With so much medical information online, many Americans are playing doctor, much to the dismay of "real" doctors.
But now, instead of shunning the Internet, some physicians are embracing it, CBS News correspondent John Blackstone reports.
Dr. Alan Greene says too many of his colleagues are living in the past.
"This is a time of amazing change in medicine," Green said. "Before, our roles sort of depended on having special knowledge nobody else had. And we don't necessarily have that anymore."
These days, with many using Google as their second opinion, Greene has helped launch a Web site called Keas, offering personalized treatment programs written by doctors with advice on everything from asthma to nutrition.
"I had green tea and tofu," said Anna Stuart, who uses the Internet for guidance with her health.
Stuart uses "Keas" to track her meals, her exercise, even her mood.
"I can find out what a lab test result is for, what it means, is it normal, and is it way out there? Like what is it going to tell me? "I can then go to my doctor and I feel better informed," Stuart said.
The danger comes if a patient begins to believe a search on the Internet can replace a visit to the doctor's examination room.
San Francisco Internal Medicine Specialist William Andereck has seen that too often.
"Patients frequently come in having made a diagnosis on the Internet of whatever their condition is. And quite frequently they're wrong. Just plain wrong," Andereck said.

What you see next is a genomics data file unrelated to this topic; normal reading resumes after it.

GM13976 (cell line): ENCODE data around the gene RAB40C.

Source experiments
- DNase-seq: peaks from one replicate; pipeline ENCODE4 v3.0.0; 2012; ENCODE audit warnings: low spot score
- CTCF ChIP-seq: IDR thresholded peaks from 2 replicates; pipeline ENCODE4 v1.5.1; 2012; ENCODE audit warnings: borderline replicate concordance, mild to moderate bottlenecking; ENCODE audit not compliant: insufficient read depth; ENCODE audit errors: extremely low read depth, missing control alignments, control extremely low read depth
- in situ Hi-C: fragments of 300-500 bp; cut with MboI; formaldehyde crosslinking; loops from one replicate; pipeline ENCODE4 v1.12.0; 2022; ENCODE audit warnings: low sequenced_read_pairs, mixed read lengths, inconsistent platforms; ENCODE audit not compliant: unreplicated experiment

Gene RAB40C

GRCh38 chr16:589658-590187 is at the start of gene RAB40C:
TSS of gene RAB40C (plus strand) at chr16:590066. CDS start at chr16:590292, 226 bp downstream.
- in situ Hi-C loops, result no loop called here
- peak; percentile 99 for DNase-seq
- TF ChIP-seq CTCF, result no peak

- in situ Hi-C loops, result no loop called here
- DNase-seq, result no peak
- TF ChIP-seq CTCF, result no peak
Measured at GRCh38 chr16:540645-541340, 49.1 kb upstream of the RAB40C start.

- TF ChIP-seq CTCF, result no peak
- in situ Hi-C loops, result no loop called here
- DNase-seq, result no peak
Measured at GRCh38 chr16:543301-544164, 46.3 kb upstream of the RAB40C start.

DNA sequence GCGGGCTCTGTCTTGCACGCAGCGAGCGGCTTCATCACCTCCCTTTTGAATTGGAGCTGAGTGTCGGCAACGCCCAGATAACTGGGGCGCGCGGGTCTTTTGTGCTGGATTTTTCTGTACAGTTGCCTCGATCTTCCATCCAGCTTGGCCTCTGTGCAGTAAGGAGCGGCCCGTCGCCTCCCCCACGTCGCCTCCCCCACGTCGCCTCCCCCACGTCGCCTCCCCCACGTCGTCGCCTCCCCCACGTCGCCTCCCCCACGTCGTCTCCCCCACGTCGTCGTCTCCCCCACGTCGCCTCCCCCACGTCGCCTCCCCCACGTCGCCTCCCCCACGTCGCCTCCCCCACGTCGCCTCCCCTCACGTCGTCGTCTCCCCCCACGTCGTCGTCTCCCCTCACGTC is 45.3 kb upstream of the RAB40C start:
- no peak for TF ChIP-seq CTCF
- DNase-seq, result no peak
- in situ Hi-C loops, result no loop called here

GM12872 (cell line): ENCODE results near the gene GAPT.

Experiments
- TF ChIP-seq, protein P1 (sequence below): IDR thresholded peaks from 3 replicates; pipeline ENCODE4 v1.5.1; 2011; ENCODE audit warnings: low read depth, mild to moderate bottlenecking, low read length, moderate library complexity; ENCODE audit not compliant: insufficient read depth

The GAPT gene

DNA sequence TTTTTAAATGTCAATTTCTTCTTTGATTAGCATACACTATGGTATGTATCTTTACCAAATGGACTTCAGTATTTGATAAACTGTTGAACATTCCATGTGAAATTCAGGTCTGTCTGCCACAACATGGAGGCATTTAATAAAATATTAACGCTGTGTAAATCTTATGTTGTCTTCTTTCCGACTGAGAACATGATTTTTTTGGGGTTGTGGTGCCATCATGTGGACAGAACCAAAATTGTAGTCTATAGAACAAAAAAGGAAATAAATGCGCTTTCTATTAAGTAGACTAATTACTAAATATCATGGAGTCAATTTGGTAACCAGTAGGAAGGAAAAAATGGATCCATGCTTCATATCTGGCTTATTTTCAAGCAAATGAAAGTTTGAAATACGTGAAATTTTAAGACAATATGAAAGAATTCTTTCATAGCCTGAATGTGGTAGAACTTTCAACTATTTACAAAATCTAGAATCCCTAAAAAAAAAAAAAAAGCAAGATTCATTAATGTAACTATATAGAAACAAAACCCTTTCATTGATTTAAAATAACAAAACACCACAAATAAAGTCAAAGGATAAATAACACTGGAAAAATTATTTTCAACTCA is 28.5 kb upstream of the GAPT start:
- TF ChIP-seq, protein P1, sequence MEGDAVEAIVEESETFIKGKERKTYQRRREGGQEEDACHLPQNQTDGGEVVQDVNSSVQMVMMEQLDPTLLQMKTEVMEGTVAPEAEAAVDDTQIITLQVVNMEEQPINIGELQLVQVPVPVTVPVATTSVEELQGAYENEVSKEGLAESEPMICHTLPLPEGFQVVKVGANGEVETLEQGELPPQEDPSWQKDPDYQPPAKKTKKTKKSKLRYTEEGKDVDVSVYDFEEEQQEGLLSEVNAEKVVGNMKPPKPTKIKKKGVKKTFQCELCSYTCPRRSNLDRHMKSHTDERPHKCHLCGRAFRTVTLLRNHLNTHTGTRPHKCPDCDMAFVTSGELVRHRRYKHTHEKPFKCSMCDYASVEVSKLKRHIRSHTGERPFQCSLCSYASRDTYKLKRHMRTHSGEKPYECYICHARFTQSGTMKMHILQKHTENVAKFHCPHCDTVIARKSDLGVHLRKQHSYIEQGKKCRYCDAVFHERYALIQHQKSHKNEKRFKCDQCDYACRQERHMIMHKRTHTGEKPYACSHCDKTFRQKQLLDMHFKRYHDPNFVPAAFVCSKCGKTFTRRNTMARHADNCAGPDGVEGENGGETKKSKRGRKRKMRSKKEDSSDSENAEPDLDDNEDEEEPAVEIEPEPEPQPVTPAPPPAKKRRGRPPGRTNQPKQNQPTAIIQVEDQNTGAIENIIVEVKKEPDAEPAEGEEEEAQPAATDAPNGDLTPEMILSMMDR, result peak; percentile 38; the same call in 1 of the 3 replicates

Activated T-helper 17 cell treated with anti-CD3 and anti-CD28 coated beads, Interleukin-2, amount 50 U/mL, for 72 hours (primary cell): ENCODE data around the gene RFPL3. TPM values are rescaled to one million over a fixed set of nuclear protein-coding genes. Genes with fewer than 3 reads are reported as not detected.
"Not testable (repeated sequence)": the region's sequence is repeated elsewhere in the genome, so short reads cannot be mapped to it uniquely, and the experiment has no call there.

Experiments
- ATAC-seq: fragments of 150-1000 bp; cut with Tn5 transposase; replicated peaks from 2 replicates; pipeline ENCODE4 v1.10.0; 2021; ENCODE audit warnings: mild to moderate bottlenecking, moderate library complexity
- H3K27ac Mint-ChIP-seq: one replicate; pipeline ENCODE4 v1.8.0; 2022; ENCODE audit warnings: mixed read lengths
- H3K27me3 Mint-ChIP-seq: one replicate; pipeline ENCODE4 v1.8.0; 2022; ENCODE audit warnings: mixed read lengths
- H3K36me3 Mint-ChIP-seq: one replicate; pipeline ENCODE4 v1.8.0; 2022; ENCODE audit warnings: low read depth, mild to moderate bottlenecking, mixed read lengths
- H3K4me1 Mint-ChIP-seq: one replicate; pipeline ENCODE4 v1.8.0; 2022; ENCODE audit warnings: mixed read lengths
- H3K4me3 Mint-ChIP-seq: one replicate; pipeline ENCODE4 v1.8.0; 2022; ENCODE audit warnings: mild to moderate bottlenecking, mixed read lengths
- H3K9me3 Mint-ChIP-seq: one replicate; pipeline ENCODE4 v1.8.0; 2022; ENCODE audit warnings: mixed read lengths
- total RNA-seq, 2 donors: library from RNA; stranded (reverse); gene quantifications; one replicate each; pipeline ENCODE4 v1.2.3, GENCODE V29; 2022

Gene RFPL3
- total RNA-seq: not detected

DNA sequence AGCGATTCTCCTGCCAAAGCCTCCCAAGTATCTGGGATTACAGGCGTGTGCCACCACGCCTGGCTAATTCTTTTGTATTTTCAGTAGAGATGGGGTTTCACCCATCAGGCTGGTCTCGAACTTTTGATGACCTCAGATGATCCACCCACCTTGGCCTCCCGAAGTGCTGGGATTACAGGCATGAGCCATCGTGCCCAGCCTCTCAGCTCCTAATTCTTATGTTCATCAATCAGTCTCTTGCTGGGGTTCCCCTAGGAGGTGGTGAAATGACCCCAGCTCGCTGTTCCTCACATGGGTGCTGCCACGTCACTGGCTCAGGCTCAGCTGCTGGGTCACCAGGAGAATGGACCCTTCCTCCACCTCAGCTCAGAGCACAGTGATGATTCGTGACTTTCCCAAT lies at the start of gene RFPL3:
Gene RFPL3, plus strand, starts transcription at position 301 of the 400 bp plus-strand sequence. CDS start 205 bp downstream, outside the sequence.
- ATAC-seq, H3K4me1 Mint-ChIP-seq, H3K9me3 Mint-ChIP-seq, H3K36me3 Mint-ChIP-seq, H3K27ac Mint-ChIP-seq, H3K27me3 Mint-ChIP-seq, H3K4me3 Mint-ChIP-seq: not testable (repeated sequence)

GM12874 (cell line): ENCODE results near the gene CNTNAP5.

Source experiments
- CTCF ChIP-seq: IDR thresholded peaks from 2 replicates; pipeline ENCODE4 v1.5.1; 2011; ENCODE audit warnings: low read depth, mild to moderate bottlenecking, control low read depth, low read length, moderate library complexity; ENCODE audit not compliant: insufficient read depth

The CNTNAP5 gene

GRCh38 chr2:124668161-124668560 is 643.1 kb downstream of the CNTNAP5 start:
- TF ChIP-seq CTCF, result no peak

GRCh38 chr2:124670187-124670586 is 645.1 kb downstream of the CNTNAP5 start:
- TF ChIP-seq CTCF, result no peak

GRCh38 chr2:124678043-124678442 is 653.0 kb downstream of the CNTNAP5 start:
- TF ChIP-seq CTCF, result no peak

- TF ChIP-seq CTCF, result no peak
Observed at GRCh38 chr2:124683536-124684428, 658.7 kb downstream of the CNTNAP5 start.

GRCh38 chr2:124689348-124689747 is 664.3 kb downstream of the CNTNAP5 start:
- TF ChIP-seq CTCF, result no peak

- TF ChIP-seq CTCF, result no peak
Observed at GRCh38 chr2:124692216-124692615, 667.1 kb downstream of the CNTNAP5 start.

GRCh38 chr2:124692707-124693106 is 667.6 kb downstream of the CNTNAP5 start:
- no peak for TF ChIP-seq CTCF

"Sore throat, chills, fever," said Maureen Olund of her symptoms. When Olund recently had those symptoms, she didn't visit the exam room. She opened her laptop.
But with self-diagnosis, sometimes comes unrealistic fears. "You could scare yourself into an anxiety attack," Olund said.
"The trick is not just to give people data, which can be overwhelming. Instead, give them an interpretation," said Keas founder Adam Bosworth.
Bosworth says his goal is to make online health information make sense.
It's working for Stuart. "I feel more confident in my choices and my decisions and the information and more in control," Stuart said.
CBS News medical correspondent Dr. Jennifer Ashton joined CBS resident veterinarian, Dr. Debbye Turner Bell to discuss this potential medical wave of the future.
Bell pointed out that doctors have hesitations about online self-diagnosis because there's so much misinformation on the Internet. But at the same time, many patients are doing it already.
"Is this a case of if you can't beat them, might as well join them?" Bell asked.
"It probably is," Ashton said. "And I think it might stem from a lot of the frustration that patients feel because there are so many inadequacies now in the modern relationship that they have with physicians.
"Physicians just don't have the time to spend explaining things that are very complicated that they did in the past."
According to Ashton, it's common to have patients consulting the Internet in addition to going to see their doctors.
"We're seeing it more and more either for a second opinion or for the first diagnosis, but, again, you have to remember that most medical education and training takes about eight to 13 years and that knowledge is not all that being a good doctor is," Ashton explained.
"There is experience, there's judgment. It really is an art and a skill to practice medicine. So when patients go to the Internet, they have to realize they are getting knowledge, they're getting information, but how it applies to the individual is where the art comes in," she added.
"Keas" may indeed be the wave of the future.
"It probably is. And in general I think knowledge is power and we want a more informed patient," Ashton said. "That ultimately will only be good, it's just that people need to realize that if they're going to take the responsibility for educating themselves, then they might also have to take responsibility for treatment - and that's where we need to draw the line."
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